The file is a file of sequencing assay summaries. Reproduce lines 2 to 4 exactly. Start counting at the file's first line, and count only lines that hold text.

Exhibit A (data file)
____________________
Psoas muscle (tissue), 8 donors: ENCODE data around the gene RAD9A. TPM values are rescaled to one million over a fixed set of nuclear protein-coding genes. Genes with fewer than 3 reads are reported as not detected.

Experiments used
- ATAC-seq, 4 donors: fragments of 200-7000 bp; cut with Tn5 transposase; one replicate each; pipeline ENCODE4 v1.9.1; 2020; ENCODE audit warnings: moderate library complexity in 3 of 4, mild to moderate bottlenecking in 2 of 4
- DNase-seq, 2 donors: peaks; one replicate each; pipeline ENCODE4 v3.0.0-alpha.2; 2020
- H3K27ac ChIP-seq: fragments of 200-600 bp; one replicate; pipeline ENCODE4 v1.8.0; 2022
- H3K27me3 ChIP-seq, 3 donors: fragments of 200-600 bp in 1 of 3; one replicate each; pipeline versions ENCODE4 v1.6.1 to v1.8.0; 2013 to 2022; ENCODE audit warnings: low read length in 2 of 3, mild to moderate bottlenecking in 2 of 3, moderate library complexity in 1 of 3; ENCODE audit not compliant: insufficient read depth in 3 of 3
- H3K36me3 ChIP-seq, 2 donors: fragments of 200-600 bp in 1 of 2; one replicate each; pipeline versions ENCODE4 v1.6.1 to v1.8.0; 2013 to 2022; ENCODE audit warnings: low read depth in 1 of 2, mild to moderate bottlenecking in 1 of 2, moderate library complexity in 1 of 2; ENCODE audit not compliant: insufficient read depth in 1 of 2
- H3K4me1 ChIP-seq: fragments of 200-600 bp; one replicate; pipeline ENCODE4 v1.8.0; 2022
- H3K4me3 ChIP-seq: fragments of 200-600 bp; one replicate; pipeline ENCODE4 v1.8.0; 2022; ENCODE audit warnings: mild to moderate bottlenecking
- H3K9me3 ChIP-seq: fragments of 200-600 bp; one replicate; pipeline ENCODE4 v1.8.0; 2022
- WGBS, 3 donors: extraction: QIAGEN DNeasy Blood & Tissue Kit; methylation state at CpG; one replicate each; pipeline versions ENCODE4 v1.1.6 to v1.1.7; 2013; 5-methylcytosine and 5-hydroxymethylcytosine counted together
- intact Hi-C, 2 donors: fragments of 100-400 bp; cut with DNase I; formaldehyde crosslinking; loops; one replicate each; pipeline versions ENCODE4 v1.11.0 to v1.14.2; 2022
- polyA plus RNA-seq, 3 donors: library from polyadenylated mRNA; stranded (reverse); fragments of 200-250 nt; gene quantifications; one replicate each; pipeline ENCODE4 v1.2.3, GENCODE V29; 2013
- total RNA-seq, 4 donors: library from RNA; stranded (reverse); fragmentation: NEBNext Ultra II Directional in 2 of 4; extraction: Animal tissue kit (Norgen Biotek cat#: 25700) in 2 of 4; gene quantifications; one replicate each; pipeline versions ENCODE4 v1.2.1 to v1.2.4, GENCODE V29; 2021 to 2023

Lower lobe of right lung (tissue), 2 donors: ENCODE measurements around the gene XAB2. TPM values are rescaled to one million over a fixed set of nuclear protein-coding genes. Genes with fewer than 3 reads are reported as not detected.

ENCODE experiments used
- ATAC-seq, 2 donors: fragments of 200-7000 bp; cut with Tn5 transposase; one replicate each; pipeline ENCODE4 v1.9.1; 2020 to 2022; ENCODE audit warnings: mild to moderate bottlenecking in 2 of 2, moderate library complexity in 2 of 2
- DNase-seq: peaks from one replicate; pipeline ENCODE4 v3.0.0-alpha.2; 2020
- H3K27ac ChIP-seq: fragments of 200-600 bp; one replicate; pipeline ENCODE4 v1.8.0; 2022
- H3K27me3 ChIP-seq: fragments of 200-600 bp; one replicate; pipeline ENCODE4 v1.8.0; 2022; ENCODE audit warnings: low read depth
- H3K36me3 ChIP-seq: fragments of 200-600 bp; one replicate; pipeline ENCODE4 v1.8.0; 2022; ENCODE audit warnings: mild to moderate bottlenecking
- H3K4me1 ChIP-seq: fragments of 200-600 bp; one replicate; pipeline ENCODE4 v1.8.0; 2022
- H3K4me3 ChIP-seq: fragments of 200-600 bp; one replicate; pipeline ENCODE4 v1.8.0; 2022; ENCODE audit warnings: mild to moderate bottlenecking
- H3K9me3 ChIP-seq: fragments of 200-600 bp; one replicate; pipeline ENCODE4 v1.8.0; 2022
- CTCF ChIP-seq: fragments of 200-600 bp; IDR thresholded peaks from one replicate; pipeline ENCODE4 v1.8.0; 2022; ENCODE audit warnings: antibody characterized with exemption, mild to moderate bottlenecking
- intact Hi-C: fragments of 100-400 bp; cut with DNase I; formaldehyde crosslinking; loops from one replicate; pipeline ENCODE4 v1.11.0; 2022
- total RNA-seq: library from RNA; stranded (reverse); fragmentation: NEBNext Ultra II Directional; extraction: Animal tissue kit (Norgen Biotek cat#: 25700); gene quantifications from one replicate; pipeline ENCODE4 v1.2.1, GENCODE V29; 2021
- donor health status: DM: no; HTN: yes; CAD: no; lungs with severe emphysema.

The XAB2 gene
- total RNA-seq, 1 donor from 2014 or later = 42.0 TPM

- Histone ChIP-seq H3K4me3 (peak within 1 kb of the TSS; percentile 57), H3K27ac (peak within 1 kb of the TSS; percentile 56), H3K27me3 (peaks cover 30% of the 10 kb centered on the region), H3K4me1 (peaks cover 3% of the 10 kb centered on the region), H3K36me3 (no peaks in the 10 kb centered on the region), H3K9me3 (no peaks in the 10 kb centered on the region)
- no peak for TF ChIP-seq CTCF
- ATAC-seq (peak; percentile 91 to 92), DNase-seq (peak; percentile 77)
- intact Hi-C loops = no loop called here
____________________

Experiments used
- ATAC-seq, 4 donors: fragments of 200-7000 bp; cut with Tn5 transposase; one replicate each; pipeline ENCODE4 v1.9.1; 2020; ENCODE audit warnings: moderate library complexity in 3 of 4, mild to moderate bottlenecking in 2 of 4
- DNase-seq, 2 donors: peaks; one replicate each; pipeline ENCODE4 v3.0.0-alpha.2; 2020